It was three steps forward, two steps back on last night’s So You Think You Can Dance. (It was really only a matter of time before I hauled out that hoary old cliché for a lead, but Smirkelstiltskin, my snark demon, is giving me the ol’ stink eye for it all the same. Apologies.) For all the routines that melted sex appeal all over the screen (hel-loooooo Will’s chest and Gev’s hips!), there were routines that just sat there like two-year-old freezer-burned ice cream (good-byyyyye Comfort and Thayne!). Cat Deeley not only looked stunning — and without a single sartorial reference to Broadway or 1920s Belgium — but, heavens to Murgatroid, she also brought the funny; the judges, on the other hand, brought the lechery, inconsistency, and wide-brimmed hats. And although the show finally introduced new alumni choreographers (Pasha and Anya) who know from showshopping numbers, and a new genre (Bollywood) that pretty much stopped the show, we were also subjected to yet another tangled mess of quickstepping that threatened to bring the show to a screeching halt.
After Cat introduced the judges — Nigel ”I Took My Viagra Today” Lythgoe, Mary ”I’m a Living Brooch” Murphy, and Mia ”I’m a Jazzercize Gangsta, Beeotch” Michaels — we started right in with our first couple, because Fox has decided I don’t deserve sleep and the jam-packed, two-hour, two-routines-per-couple performance shows must continue. Thankfully, the show opened with one of my favorite duos this season, Mark and Chelsie, who totally sold Alex ”Brazilian Bono” Da Silva’s salsa routine and a clingy black unitard and Mardi Gras peacock ”dress” (respectively). The judges may have docked Mark some points for his less-than-perfect technique for this routine and their Tyce Diorio Smokey Joe’s Cafe Broadway number, but all I could see was the pair continuing their streak of unrelenting entertainment — even if I did really want Melinda Doolittle to pop up for a live performance of ”I’m a Woman.” Mark and Chelsie’s salsa also marked the start of the evening’s secondary competition between Nigel and Mia as to who could make the most off-putting comment about the female dancers. Two rounds went to Nigel for his lechery over where Chelsie’s ”dress” did and did not touch her body and the relative length of her legs, but Mia certainly was a close second for wishing Chelsie stab wounds for looking like Brigitte Bardot.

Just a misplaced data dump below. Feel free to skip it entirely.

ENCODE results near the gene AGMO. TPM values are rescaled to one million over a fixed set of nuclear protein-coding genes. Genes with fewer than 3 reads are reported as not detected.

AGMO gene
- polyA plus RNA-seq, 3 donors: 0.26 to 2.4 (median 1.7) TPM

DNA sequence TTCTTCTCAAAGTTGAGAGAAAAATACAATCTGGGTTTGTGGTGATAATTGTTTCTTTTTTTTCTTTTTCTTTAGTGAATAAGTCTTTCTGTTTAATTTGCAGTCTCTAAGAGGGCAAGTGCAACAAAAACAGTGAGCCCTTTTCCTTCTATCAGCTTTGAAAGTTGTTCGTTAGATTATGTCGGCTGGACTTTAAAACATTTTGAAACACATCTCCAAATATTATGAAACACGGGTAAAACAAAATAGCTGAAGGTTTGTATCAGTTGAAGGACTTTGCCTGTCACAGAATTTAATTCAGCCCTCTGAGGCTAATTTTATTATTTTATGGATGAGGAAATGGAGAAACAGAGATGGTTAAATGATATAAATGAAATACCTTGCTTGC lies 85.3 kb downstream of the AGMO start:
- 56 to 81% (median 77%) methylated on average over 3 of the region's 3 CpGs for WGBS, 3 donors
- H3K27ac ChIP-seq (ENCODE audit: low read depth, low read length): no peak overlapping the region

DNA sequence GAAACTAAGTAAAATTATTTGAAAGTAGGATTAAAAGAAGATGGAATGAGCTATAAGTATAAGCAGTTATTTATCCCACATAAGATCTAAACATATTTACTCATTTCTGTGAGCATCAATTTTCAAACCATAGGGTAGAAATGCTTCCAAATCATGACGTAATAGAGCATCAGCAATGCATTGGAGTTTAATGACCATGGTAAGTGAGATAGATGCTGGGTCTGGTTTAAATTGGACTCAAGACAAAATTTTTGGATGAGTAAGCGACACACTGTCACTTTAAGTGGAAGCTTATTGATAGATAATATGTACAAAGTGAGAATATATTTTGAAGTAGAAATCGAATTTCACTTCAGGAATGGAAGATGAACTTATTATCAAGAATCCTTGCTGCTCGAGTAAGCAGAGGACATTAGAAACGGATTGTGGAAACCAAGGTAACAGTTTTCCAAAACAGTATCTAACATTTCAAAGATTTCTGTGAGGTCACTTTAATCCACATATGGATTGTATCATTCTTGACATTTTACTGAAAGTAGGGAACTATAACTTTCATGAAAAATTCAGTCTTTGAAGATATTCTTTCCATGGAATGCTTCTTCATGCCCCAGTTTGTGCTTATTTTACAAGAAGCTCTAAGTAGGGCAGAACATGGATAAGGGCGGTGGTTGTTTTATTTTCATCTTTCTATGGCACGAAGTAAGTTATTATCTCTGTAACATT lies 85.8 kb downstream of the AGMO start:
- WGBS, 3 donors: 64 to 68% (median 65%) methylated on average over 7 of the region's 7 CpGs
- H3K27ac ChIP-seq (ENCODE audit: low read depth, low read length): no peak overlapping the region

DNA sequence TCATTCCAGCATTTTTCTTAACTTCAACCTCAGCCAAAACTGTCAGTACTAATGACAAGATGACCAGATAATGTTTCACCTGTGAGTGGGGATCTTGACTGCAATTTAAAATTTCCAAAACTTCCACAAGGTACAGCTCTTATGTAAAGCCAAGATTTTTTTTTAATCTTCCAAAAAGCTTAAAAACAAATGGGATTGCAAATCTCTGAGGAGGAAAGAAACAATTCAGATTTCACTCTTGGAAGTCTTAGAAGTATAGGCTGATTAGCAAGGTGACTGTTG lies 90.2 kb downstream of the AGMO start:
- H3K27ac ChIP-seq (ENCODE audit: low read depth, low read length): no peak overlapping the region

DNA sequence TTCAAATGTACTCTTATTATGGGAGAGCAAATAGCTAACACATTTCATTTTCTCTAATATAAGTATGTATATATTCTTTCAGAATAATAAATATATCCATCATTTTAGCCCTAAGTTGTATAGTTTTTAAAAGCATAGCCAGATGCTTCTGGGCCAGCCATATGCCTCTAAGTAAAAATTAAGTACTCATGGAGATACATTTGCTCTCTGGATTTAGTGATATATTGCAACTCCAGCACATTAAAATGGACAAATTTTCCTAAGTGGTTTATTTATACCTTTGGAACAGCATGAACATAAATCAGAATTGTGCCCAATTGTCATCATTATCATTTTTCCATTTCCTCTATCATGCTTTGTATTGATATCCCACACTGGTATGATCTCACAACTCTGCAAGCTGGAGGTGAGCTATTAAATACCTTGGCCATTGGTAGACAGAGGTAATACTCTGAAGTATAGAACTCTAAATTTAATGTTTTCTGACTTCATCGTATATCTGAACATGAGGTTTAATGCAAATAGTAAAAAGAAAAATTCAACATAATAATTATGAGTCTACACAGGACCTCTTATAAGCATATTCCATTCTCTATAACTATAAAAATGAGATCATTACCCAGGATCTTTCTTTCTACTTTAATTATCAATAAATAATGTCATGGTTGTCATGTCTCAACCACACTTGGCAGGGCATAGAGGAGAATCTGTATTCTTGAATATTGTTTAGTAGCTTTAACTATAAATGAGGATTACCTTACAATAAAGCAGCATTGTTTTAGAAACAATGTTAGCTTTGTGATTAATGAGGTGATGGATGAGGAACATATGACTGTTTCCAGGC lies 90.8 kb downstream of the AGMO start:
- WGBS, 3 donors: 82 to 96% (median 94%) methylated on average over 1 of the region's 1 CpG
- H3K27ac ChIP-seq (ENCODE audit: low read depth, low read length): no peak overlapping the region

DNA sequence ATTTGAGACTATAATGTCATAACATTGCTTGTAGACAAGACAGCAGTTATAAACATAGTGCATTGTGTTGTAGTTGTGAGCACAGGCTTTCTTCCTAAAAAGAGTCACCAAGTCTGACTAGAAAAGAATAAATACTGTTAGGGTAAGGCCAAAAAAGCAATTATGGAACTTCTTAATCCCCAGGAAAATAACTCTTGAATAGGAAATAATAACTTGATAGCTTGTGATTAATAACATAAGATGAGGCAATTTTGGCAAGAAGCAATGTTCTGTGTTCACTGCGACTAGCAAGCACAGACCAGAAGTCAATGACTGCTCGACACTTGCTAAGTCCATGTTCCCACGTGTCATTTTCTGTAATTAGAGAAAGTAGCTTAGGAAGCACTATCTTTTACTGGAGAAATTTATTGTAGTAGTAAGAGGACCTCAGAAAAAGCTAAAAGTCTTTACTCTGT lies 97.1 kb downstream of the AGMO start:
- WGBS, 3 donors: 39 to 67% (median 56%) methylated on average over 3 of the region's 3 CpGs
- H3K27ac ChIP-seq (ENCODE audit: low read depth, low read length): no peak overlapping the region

The only thing that was off-putting about Thayne and Comfort’s time on stage, alas, was the dancing itself, and for that I place the blame squarely on Comfort’s slight shoulders. The hip-hop was a’ight — my notes at the end: ”Aww, they told a little story!” — but Mia was right, once they left the stairs, that story left their steps for much of the number. And even though Thayne worked hard to make it seem like he wasn’t working hard for the hip-hop, you could literally see Comfort thinking her way through their contemporary routine, which was so tepid that the audience could barely even muster canned enthusiasm for it. The knowledge that they’d never make the top 10 was written clear across their faces, but it was also all over Comfort’s dancing — the woman just wants to go home. In the face of that kind of resignation, Thayne could have been equal parts baking soda and vinegar and there wouldn’t have been any chemistry on that stage.
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